Released in late August and produced by Helmet’s frontman, Page Hamilton, For Your Obliteration fires twin barrels of heavy metal thunder and pop candy — it’s a blast of melodic, metallic, muscular rock. The songs are thick — stocked with gang vocals, arena-rock choruses, grungy guitar tones (“I use a lot of Boss effects pedals . . . because of the ’90s,” Betty Dead says with a laugh), super-sized hooks, prog-worthy tempo changes, and the pissed-off punch of punk — and they’re delivered with a wink of an eye and a bang of the head. Conducting the crazy train is frontwoman Meta Dead, who coos her melodies one minute and snarls them the next. All in all, it’s pretty irresistible stuff.
“The Dead Deads are unapologetically themselves,” says Halestorm’s Lzzy Hale, who took the girls on their first national tour in late 2014, “and that’s a rare thing in our current state of music, where if you don’t look and sound like the ‘last big thing,’ no one will look at you. They embrace the idea that rock stardom was born by outcasts and innovators, not by people chasing radio and scared to accentuate what makes them stand out.”
Hamilton, a proud outcast himself, first met the Wolf sisters on the ShipRocked cruise in January 2016. Helmet and The Dead Deads were two of the dozen or so acts booked to play the weeklong trip, and the bands crossed paths on the high seas, somewhere between Miami and Mexico, when a radio program asked Meta and Hella Dead to conduct an on-air interview with Hamilton. The girls won him over.
“The interview was really funny, which I appreciated,” Hamilton remembers. “I could tell they were smart. One of the questions was something like, ‘When a band loves you and they try to imitate what you do and they’re terrible, how does that make you feel?’ Which is hilarious! And common! When I got home, they started sending me iPhone demos of their songs. I prefer rough recordings like that. A lot of people spend time doing really slick demos, and those are just all sizzle and no steak. But these songs they were sending were good. The parts were right. Everyone was playing exactly what was needed, and Tish was clearly a great singer and lyricist. It made sense to
Days before kicking off a spring tour as P.O.D.’s opening act, The Dead Deads flew to Hollywood, where they met up with Hamilton at NRG Recording Studios. There, in a Moroccan-themed room, the girls knocked out the first half of For Your Obliteration, their follow-up to 2014’s Rainbeau. Hamilton played the role of producer, big brother, and devil’s advocate, pushing Betty Dead to explore the full range of her guitar playing — “I tend to be more mathematical with my guitar parts,” she says, “and he helped me get out of my comfort zone and become a bit more crazy” — and convincing Billy Dead to straighten out the barreling, 5/4 groove in one of the album’s most complex songs, “Vending Machine Gun.” Two or three months later, Hamilton flew to Tennessee for the second part of the recording process. This time, everyone headed to Java Jive in Joelton, where the album’s final six songs were tracked.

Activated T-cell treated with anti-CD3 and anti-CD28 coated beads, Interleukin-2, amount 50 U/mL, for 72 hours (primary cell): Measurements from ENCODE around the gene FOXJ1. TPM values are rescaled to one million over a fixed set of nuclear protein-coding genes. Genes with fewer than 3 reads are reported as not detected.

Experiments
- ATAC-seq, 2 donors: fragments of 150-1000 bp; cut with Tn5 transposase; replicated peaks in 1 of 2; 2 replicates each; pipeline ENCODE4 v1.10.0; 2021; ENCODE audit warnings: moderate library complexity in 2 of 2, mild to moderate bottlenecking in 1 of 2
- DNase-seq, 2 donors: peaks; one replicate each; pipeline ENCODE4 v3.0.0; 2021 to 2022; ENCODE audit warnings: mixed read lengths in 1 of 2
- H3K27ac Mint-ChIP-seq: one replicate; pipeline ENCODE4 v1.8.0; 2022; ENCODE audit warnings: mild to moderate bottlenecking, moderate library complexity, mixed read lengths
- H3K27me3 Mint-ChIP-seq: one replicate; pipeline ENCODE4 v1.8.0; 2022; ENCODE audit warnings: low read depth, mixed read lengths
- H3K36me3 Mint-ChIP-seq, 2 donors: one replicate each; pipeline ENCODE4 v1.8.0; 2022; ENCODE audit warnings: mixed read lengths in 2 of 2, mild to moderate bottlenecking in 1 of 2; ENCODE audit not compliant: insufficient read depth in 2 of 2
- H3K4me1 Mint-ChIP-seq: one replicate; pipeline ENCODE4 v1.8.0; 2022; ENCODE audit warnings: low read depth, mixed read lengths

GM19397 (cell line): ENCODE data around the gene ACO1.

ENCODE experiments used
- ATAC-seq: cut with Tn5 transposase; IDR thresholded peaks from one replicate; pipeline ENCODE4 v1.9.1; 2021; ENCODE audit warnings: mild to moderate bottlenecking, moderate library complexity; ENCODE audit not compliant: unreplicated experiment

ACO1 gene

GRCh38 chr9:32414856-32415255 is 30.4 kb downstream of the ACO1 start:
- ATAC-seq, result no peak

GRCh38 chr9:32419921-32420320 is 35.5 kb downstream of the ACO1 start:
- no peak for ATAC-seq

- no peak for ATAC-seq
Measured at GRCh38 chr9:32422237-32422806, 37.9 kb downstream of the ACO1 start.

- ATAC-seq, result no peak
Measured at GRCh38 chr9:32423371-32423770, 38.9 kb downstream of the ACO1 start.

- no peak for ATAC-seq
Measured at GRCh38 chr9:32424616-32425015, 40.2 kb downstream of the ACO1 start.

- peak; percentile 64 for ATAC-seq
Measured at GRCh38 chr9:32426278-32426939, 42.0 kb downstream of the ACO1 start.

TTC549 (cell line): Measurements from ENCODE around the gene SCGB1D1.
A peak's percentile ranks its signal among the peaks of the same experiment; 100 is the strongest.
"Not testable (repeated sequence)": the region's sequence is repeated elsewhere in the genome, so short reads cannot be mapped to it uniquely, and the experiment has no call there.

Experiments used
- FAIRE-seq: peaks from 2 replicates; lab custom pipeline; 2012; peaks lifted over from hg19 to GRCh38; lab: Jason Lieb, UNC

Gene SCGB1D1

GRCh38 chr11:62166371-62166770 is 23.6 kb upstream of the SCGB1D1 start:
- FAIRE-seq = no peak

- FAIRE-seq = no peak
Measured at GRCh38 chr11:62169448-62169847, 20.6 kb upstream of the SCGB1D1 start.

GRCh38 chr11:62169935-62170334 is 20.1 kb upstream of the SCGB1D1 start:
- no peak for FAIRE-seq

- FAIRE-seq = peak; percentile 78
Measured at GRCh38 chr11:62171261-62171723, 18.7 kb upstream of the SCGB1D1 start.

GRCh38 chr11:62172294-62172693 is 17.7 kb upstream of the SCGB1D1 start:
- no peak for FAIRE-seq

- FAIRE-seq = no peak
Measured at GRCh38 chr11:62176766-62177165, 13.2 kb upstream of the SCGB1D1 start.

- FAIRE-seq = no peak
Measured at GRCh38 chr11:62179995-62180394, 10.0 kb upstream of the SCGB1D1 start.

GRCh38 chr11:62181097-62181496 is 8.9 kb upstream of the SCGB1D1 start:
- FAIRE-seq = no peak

“A different girl would drive me to the studio every day, and it was cool to hear what each person was listening to,” Hamilton says. “Every band I work with, I encourage them to listen to absolutely everything. The Dead Deads were completely open to that. They listen to a wide variety of music. I think it makes them much stronger, both as writers and players.”
It’s easy to hear that variety on For Your Obliteration, whose 11 songs range from the 1950s goth-pop balladry of “Murder Ballad” — cowritten with Cheap Trick’s Tom Petersson, the only outsider to receive a credit on the tracklist — to the alterna-pop angst of “Sympathy Sex,” which might’ve found a home on MTV’s 120 Minutes in 1994. Along the way, the girls make room for sci-fi lyrics, R-rated double entendres (“Get wet and watch the show” goes a line in “Acid Rain”), empowerment anthems, and death metal growls, often within the same song. “Honeysuckle Sam” kicks off like a long-lost Bangles single, all sunshine and soft-hued pop hooks, before careening into pop-punk territory, while “True Love” ropes a quarter-century’s worth of influences into its four minutes, drawing a line between the Shirelles, shoegaze, and Sabbath.
Meta Dead knows it’s a lot to take. “The X’s throw people off,” she admits, more amused than upset. “They think we’re zombies or something. They think we’re a goth band. But we’re just a rock band. Everybody in the band has extremely different musical backgrounds, so when we’re writing songs in a room together, we can try every idea. Every style. Either it rocks or it doesn’t.”
Back in early 2014, when The Dead Deads kicked off their first year of heavy touring, Meta felt the need to shield her bandmates from the harsh realities of a town that doesn’t always reward its oddball musicians. The Dead Deads offered something different — a glorious tangle of fishnets and fretwork, mascara and melody, Gibson solos and Godflesh inspiration. Here she was, about to unleash another band on the Nashville scene, knowing fully well that The Dead Deads might be too much for Music City to handle.
“It’s OK if people don’t like it,” she’d tell the rest of the group. “This stuff is pretty out there.”
By the fourth show, though, Meta changed her tune. People did like The Dead Deads. In fact, they loved them. And now, with a record in the can and more amphitheater shows on the horizon, the girls aren’t making any concessions. They’re Nashville’s own rock & roll super-heroines, and they’ve come to obliterate you. Long live The Dead Deads!